Jul 6, 2014

Graduation Day by Joelle Charbonneau Review

Graduation Day by Joelle Charbonneau
(The Testing #3)
Release Date: June 17, 2014
Publisher: HMH Books for Young Readers; 304 pages
In book three of the Testing series, the United Commonwealth wants to eliminate the rebel alliance fighting to destroy The Testing for good. Cia is ready to lead the charge, but will her lethal classmates follow her into battle?

She wants to put an end to the Testing
In a scarred and brutal future, The United Commonwealth teeters on the brink of all-out civil war. The rebel resistance plots against a government that rules with cruelty and cunning. Gifted student and Testing survivor, Cia Vale, vows to fight.

But she can't do it alone.
This is the chance to lead that Cia has trained for - but who will follow? Plunging through layers of danger and deception, Cia must risk the lives of those she loves--and gamble on the loyalty of her lethal classmates.

Who can Cia trust?
The stakes are higher than ever-lives of promise cut short or fulfilled; a future ruled by fear or hope--in the electrifying conclusion to Joelle Charbonneau's epic Testing trilogy. Ready or not…it's Graduation Day.

The Final Test is the Deadliest!

 Warning there will be slight spoilers for The Testing and Independent Study in this review.  If you do not wish to be spoiled, proceed with caution.

This is it.  Graduation Day.  This is the final book.  This is the book that Cia decides to finally try to stop The Testing.  Reading the last book in a series is always interesting for me.  Especially when I really enjoyed the previous books in the series.  To start I want to say that I did enjoy this book.  Just not as much as I enjoyed the other two.  I felt like I got to know Cia pretty well, and in this book I felt like her actions were very much out of character.  I found myself wondering, where is the real Cia?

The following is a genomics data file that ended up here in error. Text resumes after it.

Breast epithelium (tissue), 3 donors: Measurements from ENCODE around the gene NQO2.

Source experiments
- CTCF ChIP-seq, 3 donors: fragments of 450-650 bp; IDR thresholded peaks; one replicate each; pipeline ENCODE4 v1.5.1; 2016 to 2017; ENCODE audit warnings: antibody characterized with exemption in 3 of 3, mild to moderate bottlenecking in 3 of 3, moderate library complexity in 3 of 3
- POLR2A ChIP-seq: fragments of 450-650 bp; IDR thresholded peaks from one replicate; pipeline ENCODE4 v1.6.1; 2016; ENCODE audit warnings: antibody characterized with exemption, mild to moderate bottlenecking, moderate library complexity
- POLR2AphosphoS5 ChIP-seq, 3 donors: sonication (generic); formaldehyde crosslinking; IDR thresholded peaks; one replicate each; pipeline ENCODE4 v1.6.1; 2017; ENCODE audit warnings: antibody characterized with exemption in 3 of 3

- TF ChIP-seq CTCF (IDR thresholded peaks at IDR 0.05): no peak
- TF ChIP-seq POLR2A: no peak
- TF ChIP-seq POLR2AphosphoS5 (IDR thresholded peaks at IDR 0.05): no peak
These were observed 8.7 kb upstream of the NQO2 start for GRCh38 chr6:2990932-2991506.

When Cia got in contact with her brother Zeen at the end of Independent Study, I became stupidly excited for Graduation Day.  I didn't see his appearance coming.  Family has always been a strong suit for Cia.  I would smile every time she would mention her brothers or something her father told her.  As a reader, I felt Cia's bond to her family.

As usual the pacing in this book is pretty good.  You can pretty much read any of these books in one sitting. Nothing drags, but as with the previous books you are in Cia's head a lot.  And I think that's what made it so difficult for me to accept her choices in this one.  I questioned her level of trust and her decision making.  I can't go into much detail because it's spoilery, but I was shaking my head at her a lot.

As for the other characters.  Tomas of course is a constant.  Tomas is such a good person.  I know some could see him as being bland, but his dedication to Cia is really admirable.  His love for her really shines.  I think the two most interesting characters are definitely Dr. Barnes and the President.  Both are just so intriguing.  It's books like this that remind you that the government is never black or white.  There are always shades of gray.  And that their decisions have a purpose.

I am all for open ended books.  I've said it numerous times that it's not easy to wrap a dystopian novel up in a pretty little bow and send it on it's way.  But the ending of this book left me craving for more!  It's not even the unanswered questions that bothered me.  It's more of the fact that I could easily see the series continuing. The ending introduces the characters to another stage in life.  A stage that I desperately want to read.  I really do hope that some day the author may decide to keep going.

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